Figure 5

Figure 5 Proposed design is a composite of a tunable, low cost, integrated portion and an efficiently radiating mass-produced portion.

Figure 6

Figure 6 Assembled prototype of the hybrid antenna.


To gauge the performance of the hybrid design, a “real” board layout and components (see Figure 6) were tested. The grounded coplanar waveguide RF trace was interrupted at the radio module’s RF pin, and a backside SMA wave launcher was soldered to the modified board. The measured return loss of five prototypes is shown in Figure 7. The modeled peak gains of the new design are presented in Table 1, and the typical simulated antenna radiation patterns are presented in Figure 8.

Table 1

During simulation, it was noted that adding a shunt inductor to the design improved the return loss of the upper frequency range to -15 dB. This strategy would have improved the input match but at the expense of ohmic loss in the inductor and added manufacturing cost. The measured return loss of the baseline design at the upper frequency was -7.5 dB (0.178 reflection coefficient). If we improve the return loss to -15 dB (0.032 reflection coefficient) with the addition of the shunt inductor, the additional power delivered to the antenna would potentially be 10×log10(1 - 0.146) ≈ 0.7 dB. But if we allow for the insertion loss of a lumped inductor, say 0.2 dB, the potential benefit of improving the match amounts to less than a half decibel at the matched frequency. For many applications, this slight improvement in match does not justify the additional cost and complexity of adding the matching element to the bill of materials.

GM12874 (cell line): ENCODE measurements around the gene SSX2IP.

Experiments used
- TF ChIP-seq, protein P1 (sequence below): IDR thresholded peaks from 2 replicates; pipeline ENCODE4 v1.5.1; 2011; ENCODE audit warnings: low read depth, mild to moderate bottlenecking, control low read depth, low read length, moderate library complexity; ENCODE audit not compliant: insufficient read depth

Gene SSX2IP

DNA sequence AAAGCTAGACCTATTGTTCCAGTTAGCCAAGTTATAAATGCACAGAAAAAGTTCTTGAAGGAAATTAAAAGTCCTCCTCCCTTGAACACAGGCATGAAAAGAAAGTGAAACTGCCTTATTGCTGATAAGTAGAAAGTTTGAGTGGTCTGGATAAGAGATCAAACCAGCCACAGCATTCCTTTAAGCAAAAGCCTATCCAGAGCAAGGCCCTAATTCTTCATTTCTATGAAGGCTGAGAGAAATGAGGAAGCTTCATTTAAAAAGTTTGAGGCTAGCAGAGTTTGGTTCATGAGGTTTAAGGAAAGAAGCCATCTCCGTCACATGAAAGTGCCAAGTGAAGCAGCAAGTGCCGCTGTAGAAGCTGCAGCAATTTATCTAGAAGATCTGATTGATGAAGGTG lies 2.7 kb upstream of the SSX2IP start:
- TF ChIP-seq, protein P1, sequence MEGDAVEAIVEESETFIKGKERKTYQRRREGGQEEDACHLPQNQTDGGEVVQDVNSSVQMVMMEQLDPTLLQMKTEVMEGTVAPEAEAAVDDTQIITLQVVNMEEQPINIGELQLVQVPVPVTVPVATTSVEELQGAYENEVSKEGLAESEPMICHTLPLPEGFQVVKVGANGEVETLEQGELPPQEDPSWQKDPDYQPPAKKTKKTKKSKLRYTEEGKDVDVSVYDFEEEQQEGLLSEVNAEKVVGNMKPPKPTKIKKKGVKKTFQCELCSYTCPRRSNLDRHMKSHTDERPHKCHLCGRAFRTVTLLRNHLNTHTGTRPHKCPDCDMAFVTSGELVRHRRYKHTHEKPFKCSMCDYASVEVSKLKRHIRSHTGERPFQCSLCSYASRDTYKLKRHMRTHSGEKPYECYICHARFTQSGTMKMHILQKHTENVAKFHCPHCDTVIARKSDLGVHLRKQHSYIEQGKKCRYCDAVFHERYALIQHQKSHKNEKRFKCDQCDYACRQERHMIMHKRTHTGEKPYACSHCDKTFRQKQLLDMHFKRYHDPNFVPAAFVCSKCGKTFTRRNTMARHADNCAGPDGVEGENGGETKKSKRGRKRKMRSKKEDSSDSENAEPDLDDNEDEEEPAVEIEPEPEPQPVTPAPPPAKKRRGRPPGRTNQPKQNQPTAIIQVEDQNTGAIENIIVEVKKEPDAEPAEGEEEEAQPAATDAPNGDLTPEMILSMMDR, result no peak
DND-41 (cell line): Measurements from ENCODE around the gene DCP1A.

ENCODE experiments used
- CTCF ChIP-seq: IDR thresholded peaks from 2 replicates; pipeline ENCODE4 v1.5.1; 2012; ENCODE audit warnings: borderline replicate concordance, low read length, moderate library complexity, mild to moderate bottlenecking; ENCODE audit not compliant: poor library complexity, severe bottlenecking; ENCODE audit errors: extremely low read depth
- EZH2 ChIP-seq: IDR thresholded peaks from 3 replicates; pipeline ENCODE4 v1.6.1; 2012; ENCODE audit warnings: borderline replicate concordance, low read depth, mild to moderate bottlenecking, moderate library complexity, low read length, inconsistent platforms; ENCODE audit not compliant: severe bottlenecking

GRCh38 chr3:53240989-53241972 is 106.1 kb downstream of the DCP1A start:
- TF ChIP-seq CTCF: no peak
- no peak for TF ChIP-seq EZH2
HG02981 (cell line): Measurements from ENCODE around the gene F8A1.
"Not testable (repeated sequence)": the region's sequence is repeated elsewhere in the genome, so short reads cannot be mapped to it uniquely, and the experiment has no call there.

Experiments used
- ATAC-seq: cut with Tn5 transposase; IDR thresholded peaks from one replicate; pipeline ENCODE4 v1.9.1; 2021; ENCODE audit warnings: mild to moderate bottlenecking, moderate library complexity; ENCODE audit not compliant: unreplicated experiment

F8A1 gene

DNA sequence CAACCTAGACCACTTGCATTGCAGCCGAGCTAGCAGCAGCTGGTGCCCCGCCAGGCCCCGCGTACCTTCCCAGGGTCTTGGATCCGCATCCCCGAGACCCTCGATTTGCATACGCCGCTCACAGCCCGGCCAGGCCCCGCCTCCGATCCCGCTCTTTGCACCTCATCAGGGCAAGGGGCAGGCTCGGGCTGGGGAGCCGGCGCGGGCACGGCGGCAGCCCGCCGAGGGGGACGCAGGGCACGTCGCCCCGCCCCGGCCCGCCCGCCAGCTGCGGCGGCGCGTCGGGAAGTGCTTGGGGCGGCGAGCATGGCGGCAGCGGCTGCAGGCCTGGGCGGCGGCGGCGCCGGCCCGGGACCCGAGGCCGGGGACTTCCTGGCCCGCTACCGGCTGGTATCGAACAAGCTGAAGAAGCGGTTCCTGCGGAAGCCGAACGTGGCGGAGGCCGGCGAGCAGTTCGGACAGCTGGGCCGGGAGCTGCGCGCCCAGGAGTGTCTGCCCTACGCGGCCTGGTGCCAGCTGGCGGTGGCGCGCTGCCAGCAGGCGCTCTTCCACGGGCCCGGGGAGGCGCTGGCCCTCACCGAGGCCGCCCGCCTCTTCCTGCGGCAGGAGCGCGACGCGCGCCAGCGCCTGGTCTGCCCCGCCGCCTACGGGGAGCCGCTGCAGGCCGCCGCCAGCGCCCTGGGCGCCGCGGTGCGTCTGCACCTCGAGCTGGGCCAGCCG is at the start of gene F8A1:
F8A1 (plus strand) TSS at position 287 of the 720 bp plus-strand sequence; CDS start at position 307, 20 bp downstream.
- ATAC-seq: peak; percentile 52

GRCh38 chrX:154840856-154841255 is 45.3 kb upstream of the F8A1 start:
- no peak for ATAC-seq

Figure 7

Figure 7 Return loss of five samples compared to the simulation.



A new hexaband cellular antenna partly integrated into the PWB and partly a massed produced component has been designed and tested. The new design demonstrates the benefits of both customization and high volume production, without the need for a separate matching network. Measured and modeled data of the prototypes are in good agreement.


The assistance of the staff at the University of Arkansas High Density Electronics Center (HiDEC) is greatly appreciated in building and testing the prototypes.

Figure 8

Figure 8 Typical radiation pattern of the hybrid antenna in the 824 to 960 MHz (a) and 1710 to 2170 MHz (b) cellular bands.


  1. “PA.25.A,” Application Note (APN-11-8-002.B).pdf, Accessed May 17, 2015, www.taoglas.com/images/product_images/original_images/PA.25.A%20Application%20Note%20%28APN-11-8-002.B%29.pdf, p. 23.
  2. “Baseband and Disassembling the LG Optimus 2X - LG Optimus 2X & NVIDIA Tegra 2 Review: The First Dual-Core Smartphone,” Accessed May 17, 2015, www.anandtech.com/show/4144/lg-optimus-2x-nvidia-tegra-2-review-the-first-dual-core-smartphone/9.
  3. “PAD.25 Evaluation Board,” Accessed May 25, 2015, www.digikey.com/catalog/en/partgroup/pad-25-evaluation-board/31496.
  4. Embedded_LTE_1002289_20150213.pdf, Accessed May 17, 2015. www.ethertronics.com/files/1414/2386/9980/Embedded_LTE_1002289_20150213.pdf, p. 2.